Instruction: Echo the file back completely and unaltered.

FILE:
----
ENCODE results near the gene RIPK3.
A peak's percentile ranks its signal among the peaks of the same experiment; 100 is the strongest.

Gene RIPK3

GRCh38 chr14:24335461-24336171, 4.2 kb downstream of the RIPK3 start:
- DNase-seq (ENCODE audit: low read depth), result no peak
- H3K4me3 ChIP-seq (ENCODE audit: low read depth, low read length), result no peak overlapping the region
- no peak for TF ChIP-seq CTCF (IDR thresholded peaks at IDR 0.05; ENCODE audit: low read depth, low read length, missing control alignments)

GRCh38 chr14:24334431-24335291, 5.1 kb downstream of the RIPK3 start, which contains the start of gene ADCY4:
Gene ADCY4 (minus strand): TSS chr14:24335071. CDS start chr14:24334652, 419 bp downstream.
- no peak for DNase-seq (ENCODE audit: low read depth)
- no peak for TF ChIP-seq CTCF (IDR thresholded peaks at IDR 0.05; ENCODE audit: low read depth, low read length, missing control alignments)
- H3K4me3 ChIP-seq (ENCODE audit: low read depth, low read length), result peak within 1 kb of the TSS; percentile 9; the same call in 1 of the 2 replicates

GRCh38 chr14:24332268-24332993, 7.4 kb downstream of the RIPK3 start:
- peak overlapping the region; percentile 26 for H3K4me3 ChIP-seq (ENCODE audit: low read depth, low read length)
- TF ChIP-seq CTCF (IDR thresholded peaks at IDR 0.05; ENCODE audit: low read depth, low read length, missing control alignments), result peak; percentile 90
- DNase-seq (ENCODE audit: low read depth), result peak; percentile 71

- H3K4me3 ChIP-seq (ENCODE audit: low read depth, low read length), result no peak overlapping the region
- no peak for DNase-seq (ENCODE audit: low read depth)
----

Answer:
ENCODE results near the gene RIPK3.
A peak's percentile ranks its signal among the peaks of the same experiment; 100 is the strongest.

Gene RIPK3

GRCh38 chr14:24335461-24336171, 4.2 kb downstream of the RIPK3 start:
- DNase-seq (ENCODE audit: low read depth), result no peak
- H3K4me3 ChIP-seq (ENCODE audit: low read depth, low read length), result no peak overlapping the region
- no peak for TF ChIP-seq CTCF (IDR thresholded peaks at IDR 0.05; ENCODE audit: low read depth, low read length, missing control alignments)

GRCh38 chr14:24334431-24335291, 5.1 kb downstream of the RIPK3 start, which contains the start of gene ADCY4:
Gene ADCY4 (minus strand): TSS chr14:24335071. CDS start chr14:24334652, 419 bp downstream.
- no peak for DNase-seq (ENCODE audit: low read depth)
- no peak for TF ChIP-seq CTCF (IDR thresholded peaks at IDR 0.05; ENCODE audit: low read depth, low read length, missing control alignments)
- H3K4me3 ChIP-seq (ENCODE audit: low read depth, low read length), result peak within 1 kb of the TSS; percentile 9; the same call in 1 of the 2 replicates

GRCh38 chr14:24332268-24332993, 7.4 kb downstream of the RIPK3 start:
- peak overlapping the region; percentile 26 for H3K4me3 ChIP-seq (ENCODE audit: low read depth, low read length)
- TF ChIP-seq CTCF (IDR thresholded peaks at IDR 0.05; ENCODE audit: low read depth, low read length, missing control alignments), result peak; percentile 90
- DNase-seq (ENCODE audit: low read depth), result peak; percentile 71

- H3K4me3 ChIP-seq (ENCODE audit: low read depth, low read length), result no peak overlapping the region
- no peak for DNase-seq (ENCODE audit: low read depth)